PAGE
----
As the Namibian table grape industry gets ready to ship the first containers of the new season, Capespan and its Namibian partner, the Namibian Grape Company (NGC), have reason to celebrate.
In the Namibian Vineyard Block competition, held this week as the season got underway, NGC triumphed in all six categories.
Over the past five years Capespan has invested significantly in expanding its own production and partnered production footprint. Capespan Namibia manages the production and marketing of the vineyards on behalf of the NGC.
“Clearly these investments in people, new varieties and developments are now starting to deliver on Capespan’s promise to its customers." said Bernie Denton, COO Capespan Farms. "Capespan congratulates its Namibian team for this exceptional achievement.”
The annual Namibian Table Grape Competition in hosted annually by the Namibian Grape Growers Association and the results were announced at Aussenkehr in the south of Namibia, on the northern bank of the Orange River.
The NGC took six out of six places in the block competition for the categories best ‘Production Block’ and best ‘Young Block’. Capespan Namibia manages the production and marketing of the product on behalf of the NGC.
Capespan says the NGC is a large-scale table grape producer, affirming Namibian grapes as a global brand because of the outstanding quality and sought-after pre-Christmas supply position.
“The region has an ideal climate for table grapes. It has an advantage because the Namibian vineyards are pest- and disease-free with, usually, not a drop of rain during the harvest."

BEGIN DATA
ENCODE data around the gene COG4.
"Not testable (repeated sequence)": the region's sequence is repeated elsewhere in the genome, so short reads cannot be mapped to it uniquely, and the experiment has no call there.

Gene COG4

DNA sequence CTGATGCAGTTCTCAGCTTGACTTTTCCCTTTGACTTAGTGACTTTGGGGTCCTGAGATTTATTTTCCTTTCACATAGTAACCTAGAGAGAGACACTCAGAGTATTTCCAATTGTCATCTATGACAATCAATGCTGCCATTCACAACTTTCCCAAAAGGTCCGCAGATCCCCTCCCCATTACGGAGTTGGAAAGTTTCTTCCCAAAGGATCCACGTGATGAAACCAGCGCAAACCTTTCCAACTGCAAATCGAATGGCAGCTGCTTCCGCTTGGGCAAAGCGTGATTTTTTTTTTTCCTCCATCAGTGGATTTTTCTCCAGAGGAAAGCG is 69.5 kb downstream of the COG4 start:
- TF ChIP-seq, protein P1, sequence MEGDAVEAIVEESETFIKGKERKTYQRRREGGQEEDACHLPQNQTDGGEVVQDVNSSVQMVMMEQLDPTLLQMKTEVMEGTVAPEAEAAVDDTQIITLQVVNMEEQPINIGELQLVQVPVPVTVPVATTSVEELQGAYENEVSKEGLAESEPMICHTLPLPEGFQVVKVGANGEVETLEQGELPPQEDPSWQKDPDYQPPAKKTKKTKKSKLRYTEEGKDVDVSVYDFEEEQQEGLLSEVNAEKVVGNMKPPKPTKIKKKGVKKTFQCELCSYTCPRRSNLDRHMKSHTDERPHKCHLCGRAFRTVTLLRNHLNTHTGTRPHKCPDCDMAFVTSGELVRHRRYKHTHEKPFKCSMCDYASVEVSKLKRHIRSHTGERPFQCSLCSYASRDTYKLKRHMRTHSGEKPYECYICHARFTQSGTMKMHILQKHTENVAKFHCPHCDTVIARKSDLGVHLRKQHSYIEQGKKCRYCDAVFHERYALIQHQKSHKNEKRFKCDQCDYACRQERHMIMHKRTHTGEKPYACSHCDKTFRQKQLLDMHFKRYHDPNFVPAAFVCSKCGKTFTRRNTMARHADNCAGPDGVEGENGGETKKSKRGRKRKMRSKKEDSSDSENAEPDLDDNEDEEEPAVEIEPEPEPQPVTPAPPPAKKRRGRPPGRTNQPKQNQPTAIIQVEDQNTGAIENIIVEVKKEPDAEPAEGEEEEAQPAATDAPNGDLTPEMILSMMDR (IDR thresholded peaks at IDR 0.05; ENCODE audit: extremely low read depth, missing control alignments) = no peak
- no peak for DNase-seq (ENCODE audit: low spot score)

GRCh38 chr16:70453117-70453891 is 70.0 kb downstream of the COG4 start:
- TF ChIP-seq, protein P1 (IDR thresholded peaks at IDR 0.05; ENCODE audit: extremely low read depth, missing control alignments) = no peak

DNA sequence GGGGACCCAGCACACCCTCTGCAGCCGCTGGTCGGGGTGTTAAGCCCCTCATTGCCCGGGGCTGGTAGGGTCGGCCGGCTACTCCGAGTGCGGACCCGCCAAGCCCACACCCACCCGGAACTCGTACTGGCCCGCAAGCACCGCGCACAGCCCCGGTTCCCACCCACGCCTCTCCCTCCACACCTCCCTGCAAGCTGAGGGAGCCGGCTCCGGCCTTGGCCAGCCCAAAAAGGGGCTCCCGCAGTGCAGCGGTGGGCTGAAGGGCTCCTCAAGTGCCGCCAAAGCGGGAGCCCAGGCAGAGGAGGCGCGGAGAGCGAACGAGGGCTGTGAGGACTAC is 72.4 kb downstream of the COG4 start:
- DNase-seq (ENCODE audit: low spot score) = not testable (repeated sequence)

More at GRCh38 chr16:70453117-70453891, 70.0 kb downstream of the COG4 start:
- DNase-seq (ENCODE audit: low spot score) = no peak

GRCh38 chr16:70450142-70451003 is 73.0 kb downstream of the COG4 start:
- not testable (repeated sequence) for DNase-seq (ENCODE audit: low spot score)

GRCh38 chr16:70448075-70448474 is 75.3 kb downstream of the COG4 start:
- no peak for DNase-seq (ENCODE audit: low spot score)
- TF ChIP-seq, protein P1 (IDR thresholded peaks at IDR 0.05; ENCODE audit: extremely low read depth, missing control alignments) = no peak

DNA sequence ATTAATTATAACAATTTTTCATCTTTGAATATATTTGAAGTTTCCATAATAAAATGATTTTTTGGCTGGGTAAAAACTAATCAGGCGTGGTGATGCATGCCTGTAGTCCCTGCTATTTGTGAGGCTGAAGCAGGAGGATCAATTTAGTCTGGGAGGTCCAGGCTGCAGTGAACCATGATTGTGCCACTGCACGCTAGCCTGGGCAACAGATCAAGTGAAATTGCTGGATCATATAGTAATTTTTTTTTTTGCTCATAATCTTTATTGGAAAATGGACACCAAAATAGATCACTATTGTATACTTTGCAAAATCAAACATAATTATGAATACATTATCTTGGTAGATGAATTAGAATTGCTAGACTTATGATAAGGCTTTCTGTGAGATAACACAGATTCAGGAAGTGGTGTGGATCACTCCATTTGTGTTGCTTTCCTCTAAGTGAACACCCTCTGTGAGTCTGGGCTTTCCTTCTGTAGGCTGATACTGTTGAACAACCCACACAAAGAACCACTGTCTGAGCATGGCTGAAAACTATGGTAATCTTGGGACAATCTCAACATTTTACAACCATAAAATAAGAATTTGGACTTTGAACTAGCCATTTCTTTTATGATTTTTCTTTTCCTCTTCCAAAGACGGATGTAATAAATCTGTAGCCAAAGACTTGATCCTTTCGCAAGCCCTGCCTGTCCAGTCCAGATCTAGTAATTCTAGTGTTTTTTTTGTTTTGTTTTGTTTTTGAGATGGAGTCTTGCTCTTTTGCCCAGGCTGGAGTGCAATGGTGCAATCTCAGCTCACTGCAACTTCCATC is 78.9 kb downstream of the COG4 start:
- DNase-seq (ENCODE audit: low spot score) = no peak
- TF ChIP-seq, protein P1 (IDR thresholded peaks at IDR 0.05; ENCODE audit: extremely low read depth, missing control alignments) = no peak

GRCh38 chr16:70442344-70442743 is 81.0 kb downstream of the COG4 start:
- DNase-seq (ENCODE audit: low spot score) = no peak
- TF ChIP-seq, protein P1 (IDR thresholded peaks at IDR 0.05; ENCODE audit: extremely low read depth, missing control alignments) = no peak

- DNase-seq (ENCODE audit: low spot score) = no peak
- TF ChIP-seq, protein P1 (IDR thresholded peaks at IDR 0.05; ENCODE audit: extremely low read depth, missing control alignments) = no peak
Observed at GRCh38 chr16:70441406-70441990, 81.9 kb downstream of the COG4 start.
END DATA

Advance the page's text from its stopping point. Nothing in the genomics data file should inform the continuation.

Capespan will export quality Namibian grapes to select markets in the UK, EU, Middle East and Far East, while it also supplies the local South African market.
The company says the season is seven to ten days earlier this year and the first grapes were harvested in week 44.
“A normal yield with exceptional berry size and quality is expected this season,” says the company.
The Namibian competition drew attention and attendance from producers, exporters and visitors from all over Namibia and South Africa.
The event was addressed by Charl du Bois, new commercial executive at Capespan and Michael Lyambo, chairman of the Namibian Agriculture Board, who provided an overview of the global grape industry and agricultural sector in Namibia respectively.
In South Africa the new table grape season has also started without incident. “At present it is really only the start with drips and drabs being delivered and it will take some time before we know how the season will develop,” says SATI’s Clayton Swart.